Barna hits it rightly. A ‘jointly-embraced vision from God’ cuts across all ranks. Being inclusive means mobilizing all available resources, all people who catches the vision of God. We cannot exclude people based on any form of human-differentiated device.

4) Teachable
This is the mark of a disciple, as mentioned earlier. As long as one adopts constantly a disposition of learning, as long as one remains teachable, one is exhibiting one of the biggest traits of effective leadership. Thrall et al, asserts that ‘change and growth require teachability.’ This is even more important as we are in the midst of one of the most fast changing and rapidly growing period in history, with technology and frantic pace of life becoming the key drivers of society.
“One of the first signs of an endangered leader is a decrease in his willingness to hear and learn from the experiences of others. Beware of this trap! Remember, fifth-rung experiences come from God, not your own superior abilities or character. Protection and direction come from listening, hearing and aligning with the truth others have to tell us.” (Thrall et al, The Ascent of the Leader, San Francisco: Jossey-Bass, 1999, p154)
That is a wonderful reminder that leaders do not stop growing and learning. They must remain teachable. That is a mark of a leader.

5) Humble
“The first responsibility of a leader is to define reality. The last is to say thank you. In between the two, the leader must become a servant and a debtor. That sums up the progress of an artful leader. ” (Max de Pree, Leadership is an Art, New York: Doubleday, 2004, p11)
Max de Pree’s book is becoming one of the classics on leadership. It is a short book but long in valuable insights about leadership. It is also very Christian. The gospel writer Mark sees Jesus from the lens of a servant leader, one who is humble to come to serve and not to expect to be served.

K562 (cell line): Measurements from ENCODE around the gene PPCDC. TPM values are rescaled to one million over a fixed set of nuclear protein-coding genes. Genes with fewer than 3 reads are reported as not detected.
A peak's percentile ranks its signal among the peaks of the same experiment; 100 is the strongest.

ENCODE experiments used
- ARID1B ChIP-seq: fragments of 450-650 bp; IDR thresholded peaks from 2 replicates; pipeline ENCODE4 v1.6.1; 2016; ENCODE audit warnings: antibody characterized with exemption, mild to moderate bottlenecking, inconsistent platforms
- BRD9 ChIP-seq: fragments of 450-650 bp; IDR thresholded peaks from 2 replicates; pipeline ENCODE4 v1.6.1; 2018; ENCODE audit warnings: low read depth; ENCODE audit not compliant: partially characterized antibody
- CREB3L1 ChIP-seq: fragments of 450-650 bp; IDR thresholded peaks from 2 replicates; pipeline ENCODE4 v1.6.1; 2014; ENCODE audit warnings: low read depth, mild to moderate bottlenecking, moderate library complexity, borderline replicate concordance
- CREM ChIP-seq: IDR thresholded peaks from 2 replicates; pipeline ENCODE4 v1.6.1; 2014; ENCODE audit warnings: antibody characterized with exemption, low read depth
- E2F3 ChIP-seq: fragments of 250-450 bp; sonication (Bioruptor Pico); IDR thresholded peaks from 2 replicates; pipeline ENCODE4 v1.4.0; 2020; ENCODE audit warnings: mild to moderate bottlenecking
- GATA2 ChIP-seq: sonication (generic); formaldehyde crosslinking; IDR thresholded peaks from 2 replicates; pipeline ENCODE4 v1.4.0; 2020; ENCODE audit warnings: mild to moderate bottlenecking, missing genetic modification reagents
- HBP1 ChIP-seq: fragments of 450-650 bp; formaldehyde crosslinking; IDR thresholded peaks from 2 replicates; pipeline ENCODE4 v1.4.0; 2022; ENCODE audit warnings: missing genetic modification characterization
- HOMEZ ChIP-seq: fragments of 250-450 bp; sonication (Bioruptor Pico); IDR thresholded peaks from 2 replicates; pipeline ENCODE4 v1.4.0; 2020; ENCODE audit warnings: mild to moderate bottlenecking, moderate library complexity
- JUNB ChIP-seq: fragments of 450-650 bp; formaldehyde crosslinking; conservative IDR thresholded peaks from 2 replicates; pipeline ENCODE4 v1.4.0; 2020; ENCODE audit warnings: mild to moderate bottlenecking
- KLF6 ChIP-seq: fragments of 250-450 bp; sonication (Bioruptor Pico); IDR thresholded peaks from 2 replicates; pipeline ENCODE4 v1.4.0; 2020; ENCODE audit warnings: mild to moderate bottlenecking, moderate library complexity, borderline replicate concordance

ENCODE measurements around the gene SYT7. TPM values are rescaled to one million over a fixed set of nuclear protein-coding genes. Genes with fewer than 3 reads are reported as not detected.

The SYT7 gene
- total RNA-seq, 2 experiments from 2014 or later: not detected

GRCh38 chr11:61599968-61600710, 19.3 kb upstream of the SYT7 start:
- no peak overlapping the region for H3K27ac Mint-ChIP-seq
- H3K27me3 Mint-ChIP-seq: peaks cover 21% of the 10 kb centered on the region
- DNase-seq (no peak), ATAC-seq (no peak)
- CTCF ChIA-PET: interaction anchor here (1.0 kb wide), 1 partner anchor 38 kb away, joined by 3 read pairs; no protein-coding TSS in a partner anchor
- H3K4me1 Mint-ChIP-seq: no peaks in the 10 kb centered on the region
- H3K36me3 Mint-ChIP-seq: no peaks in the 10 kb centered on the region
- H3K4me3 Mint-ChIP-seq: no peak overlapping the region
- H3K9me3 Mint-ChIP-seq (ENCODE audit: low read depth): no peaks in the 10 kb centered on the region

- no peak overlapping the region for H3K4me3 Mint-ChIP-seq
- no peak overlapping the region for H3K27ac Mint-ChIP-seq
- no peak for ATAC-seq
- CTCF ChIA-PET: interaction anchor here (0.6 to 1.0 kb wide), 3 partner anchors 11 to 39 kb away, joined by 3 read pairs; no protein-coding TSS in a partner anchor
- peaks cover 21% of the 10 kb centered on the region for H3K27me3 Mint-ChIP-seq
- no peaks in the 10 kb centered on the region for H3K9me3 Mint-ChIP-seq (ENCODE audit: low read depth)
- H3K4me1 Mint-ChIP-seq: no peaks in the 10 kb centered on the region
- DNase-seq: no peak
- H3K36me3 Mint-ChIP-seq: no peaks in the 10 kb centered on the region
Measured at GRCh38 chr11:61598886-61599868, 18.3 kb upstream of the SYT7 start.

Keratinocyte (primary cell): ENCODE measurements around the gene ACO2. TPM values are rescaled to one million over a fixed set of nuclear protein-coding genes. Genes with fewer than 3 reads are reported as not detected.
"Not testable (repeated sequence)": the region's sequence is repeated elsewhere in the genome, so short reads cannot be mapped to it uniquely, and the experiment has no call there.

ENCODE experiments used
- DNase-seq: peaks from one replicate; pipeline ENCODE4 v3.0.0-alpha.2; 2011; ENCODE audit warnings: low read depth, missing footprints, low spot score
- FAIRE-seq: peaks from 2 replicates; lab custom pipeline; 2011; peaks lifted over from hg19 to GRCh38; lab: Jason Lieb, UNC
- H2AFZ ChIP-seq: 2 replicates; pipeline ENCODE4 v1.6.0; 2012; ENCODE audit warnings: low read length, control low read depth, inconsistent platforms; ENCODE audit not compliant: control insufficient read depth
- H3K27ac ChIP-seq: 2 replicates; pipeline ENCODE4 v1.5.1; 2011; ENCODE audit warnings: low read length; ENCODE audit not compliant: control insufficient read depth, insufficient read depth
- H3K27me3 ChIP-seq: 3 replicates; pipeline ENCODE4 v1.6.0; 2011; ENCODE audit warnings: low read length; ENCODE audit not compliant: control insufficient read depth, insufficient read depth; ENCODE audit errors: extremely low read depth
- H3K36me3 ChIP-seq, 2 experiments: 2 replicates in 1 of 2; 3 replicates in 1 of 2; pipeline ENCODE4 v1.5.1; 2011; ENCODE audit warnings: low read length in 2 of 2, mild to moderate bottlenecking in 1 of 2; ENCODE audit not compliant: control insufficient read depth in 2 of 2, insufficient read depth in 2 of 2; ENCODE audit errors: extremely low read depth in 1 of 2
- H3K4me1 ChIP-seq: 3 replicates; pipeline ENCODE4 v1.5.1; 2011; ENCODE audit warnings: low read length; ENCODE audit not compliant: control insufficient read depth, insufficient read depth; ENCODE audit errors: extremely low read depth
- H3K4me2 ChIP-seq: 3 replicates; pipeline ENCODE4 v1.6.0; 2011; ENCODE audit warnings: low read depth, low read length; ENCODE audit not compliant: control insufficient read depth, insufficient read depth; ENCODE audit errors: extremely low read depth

“For even the Son of Man did not come to be served, but to serve, and to give his life a ransom for many..” (Mark 10:45)

Jesus did not come first and foremost to be a servant for the sake of becoming a servant. He came out of love. This is important. Sometimes Christians debase themselves so much that they think being humble is simply to look down on oneself. Wrong! Being humble is essentially putting on Christ, to put God’s purpose before us. Robert Greenleaf hones in on this point.
“The great leader is seen as servant first, and that simple fact is the key to his greatness.” (Robert K. Greenleaf, Servant Leadership, New York: Paulist, 1977, p7)
I should end with a story from the desert fathers.
I have intentionally chosen to use 'humble' rather than 'humility.' I feel that using humble as a verb is more vivid. 'Humility' as an adjective tends to imply having attained that state.
A brother went to find Abba Serapion. According to his custom, the old man invited him to say a prayer. But the other, calling himself a sinner and unworthy of the monastic habit, did not obey. Next Abba Serapion wanted to wash his feet, but using the same words again, the visitor prevented him. Then Abba Serapion made him eat and he began to eat with him. Then he admonished him saying, 'My son, if you want to make progress stay in your cell and pay attention to yourself and your manual work; going out is not so profitable for you as remaining at home.' When he heard these words the visitor was offended and his expression changed so much that the old man could not but notice it. So he said to him, 'UP to now you have called yourself a sinner and accused yourself of being unworthy to live, but when I admonished you lovingly, you were extremely put out. If you want to be humble, learn to bear generously what others unfairly inflict upon you and do not harbour empty words in your heart.' Hearing this, the brother asked the old man s forgiveness and went away greatly edified.

This is truly one of the greatest marks of Christian leadership, that of a watchful disposition to tell the truth at the right time, to the right person in the right capacity. This can never be done on our own strength or wisdom. It has to be led by the Spirit of God, so that no man will ever boast.


Thursday, June 05, 2008

More Silly Goals

This silly goalkeeping moment is simply too funny not to share....

This next snippet is entitled: "Joy and Despair in 30 seconds."

Tuesday, June 03, 2008

Top 10 Worst Goalkeeping Moments (Laugh)

This tells us that even professionals can make mistakes. I love the last one.

This second one is a classic 'great save' followed by an equally great blunder.